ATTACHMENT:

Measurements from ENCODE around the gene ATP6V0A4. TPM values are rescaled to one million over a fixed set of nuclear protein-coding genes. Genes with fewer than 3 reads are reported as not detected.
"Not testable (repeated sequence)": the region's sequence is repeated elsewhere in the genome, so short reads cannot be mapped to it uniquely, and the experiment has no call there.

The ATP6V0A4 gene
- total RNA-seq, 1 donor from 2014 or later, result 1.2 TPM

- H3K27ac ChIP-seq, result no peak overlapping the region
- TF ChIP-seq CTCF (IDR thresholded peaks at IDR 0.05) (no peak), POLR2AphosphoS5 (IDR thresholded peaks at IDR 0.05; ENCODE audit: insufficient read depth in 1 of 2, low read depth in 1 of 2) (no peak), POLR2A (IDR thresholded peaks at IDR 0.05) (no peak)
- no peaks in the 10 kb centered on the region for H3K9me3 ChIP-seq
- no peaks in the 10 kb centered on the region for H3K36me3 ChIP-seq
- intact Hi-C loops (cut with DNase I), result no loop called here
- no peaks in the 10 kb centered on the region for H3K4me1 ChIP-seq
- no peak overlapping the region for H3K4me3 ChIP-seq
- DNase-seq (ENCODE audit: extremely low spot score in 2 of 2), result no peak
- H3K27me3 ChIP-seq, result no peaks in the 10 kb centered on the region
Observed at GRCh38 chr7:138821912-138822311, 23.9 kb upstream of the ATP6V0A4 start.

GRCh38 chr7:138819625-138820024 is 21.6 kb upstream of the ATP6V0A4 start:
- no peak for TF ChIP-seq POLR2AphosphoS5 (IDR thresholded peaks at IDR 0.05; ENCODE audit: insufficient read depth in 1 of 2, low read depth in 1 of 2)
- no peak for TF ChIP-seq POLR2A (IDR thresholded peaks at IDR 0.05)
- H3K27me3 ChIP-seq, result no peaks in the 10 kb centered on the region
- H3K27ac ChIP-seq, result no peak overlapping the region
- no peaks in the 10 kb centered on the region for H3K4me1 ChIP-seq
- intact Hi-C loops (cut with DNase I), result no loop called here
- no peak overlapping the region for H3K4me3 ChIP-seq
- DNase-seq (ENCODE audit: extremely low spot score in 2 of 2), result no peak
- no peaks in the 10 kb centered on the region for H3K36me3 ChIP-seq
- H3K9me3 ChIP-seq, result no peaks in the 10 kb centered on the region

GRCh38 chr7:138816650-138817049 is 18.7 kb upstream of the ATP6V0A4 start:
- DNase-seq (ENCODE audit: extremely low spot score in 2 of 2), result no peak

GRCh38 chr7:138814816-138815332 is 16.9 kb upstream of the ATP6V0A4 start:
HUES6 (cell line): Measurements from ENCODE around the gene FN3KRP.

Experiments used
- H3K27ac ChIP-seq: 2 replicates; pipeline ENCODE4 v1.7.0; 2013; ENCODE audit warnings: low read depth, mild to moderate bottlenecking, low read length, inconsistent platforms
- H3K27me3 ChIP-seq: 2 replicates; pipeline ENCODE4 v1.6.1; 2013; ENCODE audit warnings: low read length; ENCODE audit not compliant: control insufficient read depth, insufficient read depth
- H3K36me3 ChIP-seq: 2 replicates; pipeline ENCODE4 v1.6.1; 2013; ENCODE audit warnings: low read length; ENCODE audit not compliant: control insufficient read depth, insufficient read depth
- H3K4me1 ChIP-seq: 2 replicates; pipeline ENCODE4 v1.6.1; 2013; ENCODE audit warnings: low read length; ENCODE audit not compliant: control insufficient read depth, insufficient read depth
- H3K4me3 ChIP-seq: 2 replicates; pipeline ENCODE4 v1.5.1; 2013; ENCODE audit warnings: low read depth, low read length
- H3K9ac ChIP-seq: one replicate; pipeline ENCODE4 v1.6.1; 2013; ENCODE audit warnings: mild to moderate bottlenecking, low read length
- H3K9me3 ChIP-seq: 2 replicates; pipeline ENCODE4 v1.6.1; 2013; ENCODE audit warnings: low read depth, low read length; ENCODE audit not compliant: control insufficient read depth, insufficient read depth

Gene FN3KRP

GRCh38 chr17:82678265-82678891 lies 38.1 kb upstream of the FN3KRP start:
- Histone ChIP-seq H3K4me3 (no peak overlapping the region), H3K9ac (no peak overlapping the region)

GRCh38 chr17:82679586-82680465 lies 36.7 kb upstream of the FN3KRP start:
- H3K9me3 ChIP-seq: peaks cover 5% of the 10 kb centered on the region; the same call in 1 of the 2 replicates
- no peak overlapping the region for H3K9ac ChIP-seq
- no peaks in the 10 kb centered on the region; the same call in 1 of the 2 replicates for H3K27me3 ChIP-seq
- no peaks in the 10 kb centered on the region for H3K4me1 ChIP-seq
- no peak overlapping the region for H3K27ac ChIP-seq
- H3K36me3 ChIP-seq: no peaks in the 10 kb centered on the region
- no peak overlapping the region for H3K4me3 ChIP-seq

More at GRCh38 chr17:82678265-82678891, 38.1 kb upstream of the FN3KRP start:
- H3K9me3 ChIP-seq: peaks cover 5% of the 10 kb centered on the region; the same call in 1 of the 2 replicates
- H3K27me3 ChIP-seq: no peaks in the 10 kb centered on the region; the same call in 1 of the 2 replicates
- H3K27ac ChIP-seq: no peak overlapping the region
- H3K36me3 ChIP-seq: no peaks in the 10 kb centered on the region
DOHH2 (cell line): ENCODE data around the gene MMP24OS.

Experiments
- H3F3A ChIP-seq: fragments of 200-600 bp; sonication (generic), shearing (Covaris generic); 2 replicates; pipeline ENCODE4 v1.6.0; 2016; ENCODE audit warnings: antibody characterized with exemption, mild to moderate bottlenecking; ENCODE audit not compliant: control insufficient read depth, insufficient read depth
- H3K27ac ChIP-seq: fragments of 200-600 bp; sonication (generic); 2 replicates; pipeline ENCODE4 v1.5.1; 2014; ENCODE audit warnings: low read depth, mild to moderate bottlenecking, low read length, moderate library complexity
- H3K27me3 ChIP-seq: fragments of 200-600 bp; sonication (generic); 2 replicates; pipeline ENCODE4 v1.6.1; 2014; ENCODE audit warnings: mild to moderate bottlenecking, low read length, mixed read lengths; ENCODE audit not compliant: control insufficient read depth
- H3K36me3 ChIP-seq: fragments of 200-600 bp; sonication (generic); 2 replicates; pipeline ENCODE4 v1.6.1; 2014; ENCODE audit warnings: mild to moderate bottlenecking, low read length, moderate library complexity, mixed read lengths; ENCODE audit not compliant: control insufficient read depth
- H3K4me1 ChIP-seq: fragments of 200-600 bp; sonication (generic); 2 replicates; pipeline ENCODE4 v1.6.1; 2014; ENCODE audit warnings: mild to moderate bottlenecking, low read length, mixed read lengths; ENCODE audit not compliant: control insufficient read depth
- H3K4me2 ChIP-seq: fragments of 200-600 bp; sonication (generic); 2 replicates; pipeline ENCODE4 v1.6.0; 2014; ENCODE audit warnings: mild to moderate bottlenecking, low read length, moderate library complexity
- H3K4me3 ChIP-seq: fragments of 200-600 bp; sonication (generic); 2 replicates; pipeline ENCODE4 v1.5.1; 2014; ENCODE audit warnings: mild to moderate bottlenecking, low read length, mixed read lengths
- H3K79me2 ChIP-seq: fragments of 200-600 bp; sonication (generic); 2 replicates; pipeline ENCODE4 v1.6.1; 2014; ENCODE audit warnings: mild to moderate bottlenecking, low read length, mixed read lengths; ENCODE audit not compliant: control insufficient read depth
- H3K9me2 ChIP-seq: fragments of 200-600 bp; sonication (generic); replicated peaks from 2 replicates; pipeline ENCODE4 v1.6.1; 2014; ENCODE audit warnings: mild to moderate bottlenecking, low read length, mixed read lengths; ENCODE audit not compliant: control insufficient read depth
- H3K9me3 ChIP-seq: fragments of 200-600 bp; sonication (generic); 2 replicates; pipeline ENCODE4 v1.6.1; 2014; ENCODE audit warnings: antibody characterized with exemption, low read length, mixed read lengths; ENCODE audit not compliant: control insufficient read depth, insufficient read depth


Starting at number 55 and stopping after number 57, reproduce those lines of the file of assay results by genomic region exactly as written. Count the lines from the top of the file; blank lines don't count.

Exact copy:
Experiments
- H3F3A ChIP-seq: fragments of 200-600 bp; sonication (generic), shearing (Covaris generic); 2 replicates; pipeline ENCODE4 v1.6.0; 2016; ENCODE audit warnings: antibody characterized with exemption, mild to moderate bottlenecking; ENCODE audit not compliant: control insufficient read depth, insufficient read depth
- H3K27ac ChIP-seq: fragments of 200-600 bp; sonication (generic); 2 replicates; pipeline ENCODE4 v1.5.1; 2014; ENCODE audit warnings: low read depth, mild to moderate bottlenecking, low read length, moderate library complexity